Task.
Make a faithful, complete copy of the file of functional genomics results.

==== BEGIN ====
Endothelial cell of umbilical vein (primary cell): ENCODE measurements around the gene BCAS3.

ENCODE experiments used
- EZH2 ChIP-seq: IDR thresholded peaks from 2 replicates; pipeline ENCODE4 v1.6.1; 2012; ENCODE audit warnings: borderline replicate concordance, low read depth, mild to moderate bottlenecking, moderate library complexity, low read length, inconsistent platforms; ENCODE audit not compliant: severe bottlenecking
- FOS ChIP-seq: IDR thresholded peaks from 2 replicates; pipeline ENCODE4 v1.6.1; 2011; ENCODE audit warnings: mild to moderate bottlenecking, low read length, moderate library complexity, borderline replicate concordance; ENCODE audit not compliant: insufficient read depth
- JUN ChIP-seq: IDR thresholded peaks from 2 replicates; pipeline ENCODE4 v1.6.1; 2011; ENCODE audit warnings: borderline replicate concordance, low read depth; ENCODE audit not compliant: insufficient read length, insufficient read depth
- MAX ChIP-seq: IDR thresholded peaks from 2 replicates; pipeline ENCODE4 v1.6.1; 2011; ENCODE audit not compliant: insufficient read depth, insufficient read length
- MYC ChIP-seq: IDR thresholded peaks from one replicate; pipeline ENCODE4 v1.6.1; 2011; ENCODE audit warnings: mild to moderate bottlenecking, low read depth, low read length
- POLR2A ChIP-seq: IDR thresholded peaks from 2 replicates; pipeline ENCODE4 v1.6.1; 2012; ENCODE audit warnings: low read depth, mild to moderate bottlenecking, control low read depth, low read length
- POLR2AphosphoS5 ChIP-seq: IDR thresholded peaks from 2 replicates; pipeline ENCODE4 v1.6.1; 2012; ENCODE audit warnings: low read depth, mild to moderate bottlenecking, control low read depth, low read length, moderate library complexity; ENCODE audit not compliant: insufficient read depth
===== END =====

Endothelial cell of umbilical vein (primary cell): ENCODE measurements around the gene BCAS3.

ENCODE experiments used
- EZH2 ChIP-seq: IDR thresholded peaks from 2 replicates; pipeline ENCODE4 v1.6.1; 2012; ENCODE audit warnings: borderline replicate concordance, low read depth, mild to moderate bottlenecking, moderate library complexity, low read length, inconsistent platforms; ENCODE audit not compliant: severe bottlenecking
- FOS ChIP-seq: IDR thresholded peaks from 2 replicates; pipeline ENCODE4 v1.6.1; 2011; ENCODE audit warnings: mild to moderate bottlenecking, low read length, moderate library complexity, borderline replicate concordance; ENCODE audit not compliant: insufficient read depth
- JUN ChIP-seq: IDR thresholded peaks from 2 replicates; pipeline ENCODE4 v1.6.1; 2011; ENCODE audit warnings: borderline replicate concordance, low read depth; ENCODE audit not compliant: insufficient read length, insufficient read depth
- MAX ChIP-seq: IDR thresholded peaks from 2 replicates; pipeline ENCODE4 v1.6.1; 2011; ENCODE audit not compliant: insufficient read depth, insufficient read length
- MYC ChIP-seq: IDR thresholded peaks from one replicate; pipeline ENCODE4 v1.6.1; 2011; ENCODE audit warnings: mild to moderate bottlenecking, low read depth, low read length
- POLR2A ChIP-seq: IDR thresholded peaks from 2 replicates; pipeline ENCODE4 v1.6.1; 2012; ENCODE audit warnings: low read depth, mild to moderate bottlenecking, control low read depth, low read length
- POLR2AphosphoS5 ChIP-seq: IDR thresholded peaks from 2 replicates; pipeline ENCODE4 v1.6.1; 2012; ENCODE audit warnings: low read depth, mild to moderate bottlenecking, control low read depth, low read length, moderate library complexity; ENCODE audit not compliant: insufficient read depth